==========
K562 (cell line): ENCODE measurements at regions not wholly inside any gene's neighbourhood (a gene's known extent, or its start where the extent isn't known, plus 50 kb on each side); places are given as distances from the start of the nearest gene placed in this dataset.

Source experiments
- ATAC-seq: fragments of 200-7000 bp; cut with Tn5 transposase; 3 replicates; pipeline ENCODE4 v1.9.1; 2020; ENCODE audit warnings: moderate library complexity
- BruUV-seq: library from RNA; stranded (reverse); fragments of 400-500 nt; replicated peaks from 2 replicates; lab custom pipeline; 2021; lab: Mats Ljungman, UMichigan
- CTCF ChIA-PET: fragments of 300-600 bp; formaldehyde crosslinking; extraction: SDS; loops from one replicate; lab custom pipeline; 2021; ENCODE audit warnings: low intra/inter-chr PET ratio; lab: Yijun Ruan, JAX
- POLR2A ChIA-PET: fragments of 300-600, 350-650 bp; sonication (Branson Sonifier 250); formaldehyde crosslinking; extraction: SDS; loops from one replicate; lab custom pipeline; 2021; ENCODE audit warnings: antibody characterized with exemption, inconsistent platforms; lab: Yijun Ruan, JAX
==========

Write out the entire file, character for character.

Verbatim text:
K562 (cell line): ENCODE measurements at regions not wholly inside any gene's neighbourhood (a gene's known extent, or its start where the extent isn't known, plus 50 kb on each side); places are given as distances from the start of the nearest gene placed in this dataset.

Source experiments
- ATAC-seq: fragments of 200-7000 bp; cut with Tn5 transposase; 3 replicates; pipeline ENCODE4 v1.9.1; 2020; ENCODE audit warnings: moderate library complexity
- BruUV-seq: library from RNA; stranded (reverse); fragments of 400-500 nt; replicated peaks from 2 replicates; lab custom pipeline; 2021; lab: Mats Ljungman, UMichigan
- CTCF ChIA-PET: fragments of 300-600 bp; formaldehyde crosslinking; extraction: SDS; loops from one replicate; lab custom pipeline; 2021; ENCODE audit warnings: low intra/inter-chr PET ratio; lab: Yijun Ruan, JAX
- POLR2A ChIA-PET: fragments of 300-600, 350-650 bp; sonication (Branson Sonifier 250); formaldehyde crosslinking; extraction: SDS; loops from one replicate; lab custom pipeline; 2021; ENCODE audit warnings: antibody characterized with exemption, inconsistent platforms; lab: Yijun Ruan, JAX